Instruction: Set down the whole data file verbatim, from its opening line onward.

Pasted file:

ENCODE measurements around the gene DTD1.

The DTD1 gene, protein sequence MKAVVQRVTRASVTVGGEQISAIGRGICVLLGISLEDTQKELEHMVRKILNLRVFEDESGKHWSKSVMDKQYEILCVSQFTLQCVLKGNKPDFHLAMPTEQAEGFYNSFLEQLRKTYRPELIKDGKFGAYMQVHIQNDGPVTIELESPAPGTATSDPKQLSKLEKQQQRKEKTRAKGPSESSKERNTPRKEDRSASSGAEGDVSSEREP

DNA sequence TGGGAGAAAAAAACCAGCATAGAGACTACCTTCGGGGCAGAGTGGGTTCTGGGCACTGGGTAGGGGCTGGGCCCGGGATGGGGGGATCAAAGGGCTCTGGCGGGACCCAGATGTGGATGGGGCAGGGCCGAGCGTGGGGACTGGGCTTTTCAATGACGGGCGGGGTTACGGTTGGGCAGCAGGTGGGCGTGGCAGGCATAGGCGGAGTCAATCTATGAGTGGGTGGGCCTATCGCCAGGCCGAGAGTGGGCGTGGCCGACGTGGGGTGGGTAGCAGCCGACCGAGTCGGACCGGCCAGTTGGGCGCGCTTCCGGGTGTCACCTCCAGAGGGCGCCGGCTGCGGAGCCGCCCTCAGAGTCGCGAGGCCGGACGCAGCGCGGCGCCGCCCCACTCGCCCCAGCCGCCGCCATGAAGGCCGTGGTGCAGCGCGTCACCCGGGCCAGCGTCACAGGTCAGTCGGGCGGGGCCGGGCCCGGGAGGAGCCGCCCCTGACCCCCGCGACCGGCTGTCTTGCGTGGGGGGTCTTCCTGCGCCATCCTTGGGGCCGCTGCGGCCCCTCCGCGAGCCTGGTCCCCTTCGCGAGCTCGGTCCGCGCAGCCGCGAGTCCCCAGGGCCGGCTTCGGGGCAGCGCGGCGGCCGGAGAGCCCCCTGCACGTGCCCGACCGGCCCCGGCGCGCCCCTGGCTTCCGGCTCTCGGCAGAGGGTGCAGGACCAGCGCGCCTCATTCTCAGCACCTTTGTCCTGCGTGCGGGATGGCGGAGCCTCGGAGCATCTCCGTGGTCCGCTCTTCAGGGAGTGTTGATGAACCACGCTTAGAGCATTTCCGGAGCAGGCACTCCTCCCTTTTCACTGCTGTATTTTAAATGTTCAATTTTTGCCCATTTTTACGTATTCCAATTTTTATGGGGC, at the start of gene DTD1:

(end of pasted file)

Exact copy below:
ENCODE measurements around the gene DTD1.

The DTD1 gene, protein sequence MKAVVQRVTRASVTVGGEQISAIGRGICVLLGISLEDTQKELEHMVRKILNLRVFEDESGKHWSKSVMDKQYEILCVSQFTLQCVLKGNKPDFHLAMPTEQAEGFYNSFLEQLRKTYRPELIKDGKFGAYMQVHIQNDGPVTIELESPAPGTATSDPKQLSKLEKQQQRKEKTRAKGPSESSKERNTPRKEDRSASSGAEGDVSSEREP

DNA sequence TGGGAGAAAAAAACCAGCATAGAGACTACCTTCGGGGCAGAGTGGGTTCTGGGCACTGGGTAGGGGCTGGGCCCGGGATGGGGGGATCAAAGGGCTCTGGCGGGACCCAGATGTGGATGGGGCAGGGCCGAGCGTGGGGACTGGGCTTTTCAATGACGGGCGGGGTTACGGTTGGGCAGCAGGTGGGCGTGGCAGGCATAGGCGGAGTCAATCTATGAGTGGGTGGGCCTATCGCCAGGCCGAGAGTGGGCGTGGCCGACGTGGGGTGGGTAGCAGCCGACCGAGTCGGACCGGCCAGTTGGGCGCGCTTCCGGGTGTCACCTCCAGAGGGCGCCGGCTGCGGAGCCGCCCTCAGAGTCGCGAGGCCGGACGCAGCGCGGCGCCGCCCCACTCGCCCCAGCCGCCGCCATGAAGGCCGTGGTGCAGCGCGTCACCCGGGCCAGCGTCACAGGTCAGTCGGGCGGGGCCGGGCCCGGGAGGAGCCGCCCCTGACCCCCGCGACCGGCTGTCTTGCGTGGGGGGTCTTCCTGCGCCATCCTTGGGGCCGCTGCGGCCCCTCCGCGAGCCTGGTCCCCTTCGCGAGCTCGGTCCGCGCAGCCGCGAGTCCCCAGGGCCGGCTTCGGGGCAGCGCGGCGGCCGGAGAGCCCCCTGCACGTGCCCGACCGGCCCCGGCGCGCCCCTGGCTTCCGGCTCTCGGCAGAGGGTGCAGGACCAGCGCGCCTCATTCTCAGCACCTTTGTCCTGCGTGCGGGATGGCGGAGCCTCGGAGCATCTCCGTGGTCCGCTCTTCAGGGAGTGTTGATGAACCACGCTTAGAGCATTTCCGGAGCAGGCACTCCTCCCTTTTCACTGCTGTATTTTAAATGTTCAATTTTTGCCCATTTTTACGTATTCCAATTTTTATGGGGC, at the start of gene DTD1: